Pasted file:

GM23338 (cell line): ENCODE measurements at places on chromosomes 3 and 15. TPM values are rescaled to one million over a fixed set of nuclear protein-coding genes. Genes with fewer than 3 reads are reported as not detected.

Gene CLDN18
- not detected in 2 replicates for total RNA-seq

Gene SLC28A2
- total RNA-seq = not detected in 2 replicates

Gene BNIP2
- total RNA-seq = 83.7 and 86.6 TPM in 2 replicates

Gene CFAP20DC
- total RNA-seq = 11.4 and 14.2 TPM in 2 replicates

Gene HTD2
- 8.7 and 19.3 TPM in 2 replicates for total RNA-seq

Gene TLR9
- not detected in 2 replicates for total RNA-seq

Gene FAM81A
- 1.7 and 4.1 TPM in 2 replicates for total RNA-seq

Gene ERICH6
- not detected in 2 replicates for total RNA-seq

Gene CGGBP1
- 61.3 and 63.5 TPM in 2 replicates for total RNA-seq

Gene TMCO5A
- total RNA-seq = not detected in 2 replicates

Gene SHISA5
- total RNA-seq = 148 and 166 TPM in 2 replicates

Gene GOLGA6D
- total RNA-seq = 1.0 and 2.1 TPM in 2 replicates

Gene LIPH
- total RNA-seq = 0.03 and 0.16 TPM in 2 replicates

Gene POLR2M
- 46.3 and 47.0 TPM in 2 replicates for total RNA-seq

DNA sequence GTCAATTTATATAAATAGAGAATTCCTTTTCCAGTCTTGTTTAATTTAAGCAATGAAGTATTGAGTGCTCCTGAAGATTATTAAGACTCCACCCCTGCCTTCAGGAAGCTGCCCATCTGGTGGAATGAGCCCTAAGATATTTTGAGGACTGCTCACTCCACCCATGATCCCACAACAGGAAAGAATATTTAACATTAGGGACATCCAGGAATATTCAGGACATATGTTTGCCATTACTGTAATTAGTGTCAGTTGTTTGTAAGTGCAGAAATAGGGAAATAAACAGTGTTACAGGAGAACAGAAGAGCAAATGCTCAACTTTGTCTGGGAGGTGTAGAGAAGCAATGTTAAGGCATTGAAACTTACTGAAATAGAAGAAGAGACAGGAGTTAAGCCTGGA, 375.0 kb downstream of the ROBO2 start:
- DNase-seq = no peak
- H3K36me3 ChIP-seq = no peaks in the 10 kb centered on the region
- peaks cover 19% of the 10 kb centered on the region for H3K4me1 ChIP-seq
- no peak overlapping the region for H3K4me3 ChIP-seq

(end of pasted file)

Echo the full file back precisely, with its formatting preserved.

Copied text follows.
GM23338 (cell line): ENCODE measurements at places on chromosomes 3 and 15. TPM values are rescaled to one million over a fixed set of nuclear protein-coding genes. Genes with fewer than 3 reads are reported as not detected.

Gene CLDN18
- not detected in 2 replicates for total RNA-seq

Gene SLC28A2
- total RNA-seq = not detected in 2 replicates

Gene BNIP2
- total RNA-seq = 83.7 and 86.6 TPM in 2 replicates

Gene CFAP20DC
- total RNA-seq = 11.4 and 14.2 TPM in 2 replicates

Gene HTD2
- 8.7 and 19.3 TPM in 2 replicates for total RNA-seq

Gene TLR9
- not detected in 2 replicates for total RNA-seq

Gene FAM81A
- 1.7 and 4.1 TPM in 2 replicates for total RNA-seq

Gene ERICH6
- not detected in 2 replicates for total RNA-seq

Gene CGGBP1
- 61.3 and 63.5 TPM in 2 replicates for total RNA-seq

Gene TMCO5A
- total RNA-seq = not detected in 2 replicates

Gene SHISA5
- total RNA-seq = 148 and 166 TPM in 2 replicates

Gene GOLGA6D
- total RNA-seq = 1.0 and 2.1 TPM in 2 replicates

Gene LIPH
- total RNA-seq = 0.03 and 0.16 TPM in 2 replicates

Gene POLR2M
- 46.3 and 47.0 TPM in 2 replicates for total RNA-seq

DNA sequence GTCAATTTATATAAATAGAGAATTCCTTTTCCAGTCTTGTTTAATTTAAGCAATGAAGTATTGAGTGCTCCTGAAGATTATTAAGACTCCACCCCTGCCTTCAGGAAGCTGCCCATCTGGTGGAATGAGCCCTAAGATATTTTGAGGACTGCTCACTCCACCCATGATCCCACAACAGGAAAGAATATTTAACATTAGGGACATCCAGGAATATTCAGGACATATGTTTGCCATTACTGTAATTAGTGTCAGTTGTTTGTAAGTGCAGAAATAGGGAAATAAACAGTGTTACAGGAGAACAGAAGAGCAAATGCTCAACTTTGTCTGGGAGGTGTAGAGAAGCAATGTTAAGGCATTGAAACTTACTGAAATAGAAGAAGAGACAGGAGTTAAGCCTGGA, 375.0 kb downstream of the ROBO2 start:
- DNase-seq = no peak
- H3K36me3 ChIP-seq = no peaks in the 10 kb centered on the region
- peaks cover 19% of the 10 kb centered on the region for H3K4me1 ChIP-seq
- no peak overlapping the region for H3K4me3 ChIP-seq